Amidst the NPRM chatter on Medicare Set Asides (MSA), with an October action date in the horizon, this is an opportune moment to calmly deliberate on key indicators.
There are two kinds of MSA funding structures: lump sum or structure. Generally, MSAs that are lump sums are easier to monitor than structure arrangement because Medicare will not make any payments for related conditions until all funds including earned interest have been completely exhausted. In a structure arrangement, where the agreed-on funds are paid from an initial deposit and subsequent deposits in regular installments over a given period of time, if the fund is exhausted appropriately in a given annual period, then Medicare will pay primary for further related conditions during that period. See CMS’ WCMSA Reference Guide, Version 2.9, Ch. 5.0: Sections 5.1 – 5.2; and Ch. 19.0: Section 19.3.2. (January 4, 2019, COBR-Q1-2019-v.2.9). Commentators note that CMS demonstrates “outright dislike” over structured MSAs due to the administrative burden of possibly extending coverage during a period of temporary exhaustion between installments outweighing the possibility of securing funding from misappropriation or unrelated expenses. See Jordan, The Complete Guide to Medicare Secondary Compliance, Ch. 4, §4.04 (Matthew Bender).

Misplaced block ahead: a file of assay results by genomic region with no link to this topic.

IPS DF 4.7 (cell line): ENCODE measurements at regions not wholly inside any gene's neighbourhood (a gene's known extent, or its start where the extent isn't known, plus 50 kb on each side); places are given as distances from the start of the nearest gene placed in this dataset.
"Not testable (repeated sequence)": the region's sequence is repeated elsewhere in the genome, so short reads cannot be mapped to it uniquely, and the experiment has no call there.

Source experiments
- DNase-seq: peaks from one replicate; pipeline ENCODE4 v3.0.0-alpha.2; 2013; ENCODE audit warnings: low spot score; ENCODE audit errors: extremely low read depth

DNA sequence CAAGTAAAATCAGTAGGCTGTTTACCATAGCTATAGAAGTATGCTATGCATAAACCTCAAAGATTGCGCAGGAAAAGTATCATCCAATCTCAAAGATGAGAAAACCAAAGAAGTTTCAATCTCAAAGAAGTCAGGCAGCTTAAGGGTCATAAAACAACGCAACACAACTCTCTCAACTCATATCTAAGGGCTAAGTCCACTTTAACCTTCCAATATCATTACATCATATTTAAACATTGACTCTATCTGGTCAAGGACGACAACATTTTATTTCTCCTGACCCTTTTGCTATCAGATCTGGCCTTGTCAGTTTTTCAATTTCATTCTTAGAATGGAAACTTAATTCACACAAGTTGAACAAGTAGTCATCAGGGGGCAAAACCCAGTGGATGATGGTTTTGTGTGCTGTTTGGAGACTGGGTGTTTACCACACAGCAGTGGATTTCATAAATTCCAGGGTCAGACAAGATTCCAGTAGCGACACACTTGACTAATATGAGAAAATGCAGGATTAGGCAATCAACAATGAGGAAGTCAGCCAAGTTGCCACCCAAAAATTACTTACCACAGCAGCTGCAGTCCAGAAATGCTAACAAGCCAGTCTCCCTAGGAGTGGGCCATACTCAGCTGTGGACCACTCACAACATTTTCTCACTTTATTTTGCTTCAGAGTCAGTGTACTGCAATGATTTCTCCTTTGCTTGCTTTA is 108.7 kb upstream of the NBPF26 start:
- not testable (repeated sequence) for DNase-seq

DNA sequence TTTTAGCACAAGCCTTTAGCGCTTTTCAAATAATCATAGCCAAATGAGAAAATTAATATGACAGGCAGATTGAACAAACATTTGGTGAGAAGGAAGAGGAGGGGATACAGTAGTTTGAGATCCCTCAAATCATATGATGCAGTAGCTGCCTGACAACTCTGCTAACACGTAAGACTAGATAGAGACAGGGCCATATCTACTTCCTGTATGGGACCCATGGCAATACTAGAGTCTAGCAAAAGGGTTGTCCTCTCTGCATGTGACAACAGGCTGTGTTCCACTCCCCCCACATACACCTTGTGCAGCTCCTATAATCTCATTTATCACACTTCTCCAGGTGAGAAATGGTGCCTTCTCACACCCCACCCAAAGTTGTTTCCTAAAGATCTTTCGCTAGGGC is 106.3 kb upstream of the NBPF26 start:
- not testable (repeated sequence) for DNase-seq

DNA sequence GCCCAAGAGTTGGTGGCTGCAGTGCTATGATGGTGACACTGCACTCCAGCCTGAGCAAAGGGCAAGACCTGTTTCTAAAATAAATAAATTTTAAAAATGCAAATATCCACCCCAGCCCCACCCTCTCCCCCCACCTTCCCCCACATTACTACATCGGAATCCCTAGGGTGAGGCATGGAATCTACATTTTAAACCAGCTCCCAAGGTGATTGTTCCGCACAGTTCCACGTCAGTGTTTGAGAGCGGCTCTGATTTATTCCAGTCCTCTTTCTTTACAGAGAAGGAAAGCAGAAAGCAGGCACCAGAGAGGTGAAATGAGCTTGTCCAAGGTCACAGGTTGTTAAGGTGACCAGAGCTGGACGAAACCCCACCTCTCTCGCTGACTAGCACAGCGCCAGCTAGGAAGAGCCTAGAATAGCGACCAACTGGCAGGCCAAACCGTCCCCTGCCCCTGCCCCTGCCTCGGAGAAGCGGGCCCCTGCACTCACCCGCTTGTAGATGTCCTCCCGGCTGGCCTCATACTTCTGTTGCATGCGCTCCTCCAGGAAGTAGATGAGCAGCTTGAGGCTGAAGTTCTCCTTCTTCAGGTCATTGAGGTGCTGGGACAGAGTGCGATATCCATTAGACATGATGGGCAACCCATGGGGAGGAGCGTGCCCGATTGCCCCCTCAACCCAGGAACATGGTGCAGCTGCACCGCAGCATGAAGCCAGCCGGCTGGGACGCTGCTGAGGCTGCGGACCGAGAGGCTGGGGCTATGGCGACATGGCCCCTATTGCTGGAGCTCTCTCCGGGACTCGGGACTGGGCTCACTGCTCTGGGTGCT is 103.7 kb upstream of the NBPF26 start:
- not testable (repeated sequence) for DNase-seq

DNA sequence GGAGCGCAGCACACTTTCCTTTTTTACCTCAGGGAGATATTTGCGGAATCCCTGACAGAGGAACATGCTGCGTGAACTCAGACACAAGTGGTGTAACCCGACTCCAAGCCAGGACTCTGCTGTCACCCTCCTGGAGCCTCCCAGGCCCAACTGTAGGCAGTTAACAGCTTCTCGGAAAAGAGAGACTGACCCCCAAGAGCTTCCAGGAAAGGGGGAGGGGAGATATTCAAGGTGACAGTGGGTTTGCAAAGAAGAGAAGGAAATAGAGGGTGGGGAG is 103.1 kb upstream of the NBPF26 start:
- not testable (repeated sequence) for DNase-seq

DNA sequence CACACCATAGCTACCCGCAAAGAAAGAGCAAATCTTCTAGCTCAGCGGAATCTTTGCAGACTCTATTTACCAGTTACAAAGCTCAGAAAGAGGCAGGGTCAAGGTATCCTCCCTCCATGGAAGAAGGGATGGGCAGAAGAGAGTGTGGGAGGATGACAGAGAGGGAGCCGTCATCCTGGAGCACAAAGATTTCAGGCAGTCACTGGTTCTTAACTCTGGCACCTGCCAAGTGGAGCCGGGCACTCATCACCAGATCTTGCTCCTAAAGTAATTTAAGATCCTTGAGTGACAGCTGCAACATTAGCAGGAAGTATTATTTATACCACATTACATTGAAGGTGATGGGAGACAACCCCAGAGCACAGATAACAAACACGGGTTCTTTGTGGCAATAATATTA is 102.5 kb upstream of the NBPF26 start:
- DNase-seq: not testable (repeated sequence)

Regardless of the vehicle, CMS “highly recommends” that the MSA funds be professionally administered. Moreover, CMS states claimants may self-administer their own MSA, if State law allows. CMS WCMSA Ref. Guide, V. 2.9, Ch. 17.0: Section 17.1. Professionally administered MSAs could be held in trust and subject to a written agreement between the claimant and administrator which sets forth in great detail the material terms and conditions needed for creating and controlling the use of MSA funds over the claimant’s lifetime. For example, the contractual provisions governing relations between claimant and administrator would include obligating the transfer of funds, cooperating with medical claims and accounting submissions, paying claims and satisfying reimbursements, allocating discretion among principle and income, reporting and recordkeeping to CMS, compensating the administrator, terminating the MSA, and other matters relating to the contract. Though CMS’ reasons are not plainly apparent, its endorsement clearly suggests that MSA self-administration by the most competent claimant or beneficiary is not advised or suitable even under ordinary circumstances and, perhaps, self-administration is better proscribed unless the right is explicitly permitted by State legislation.
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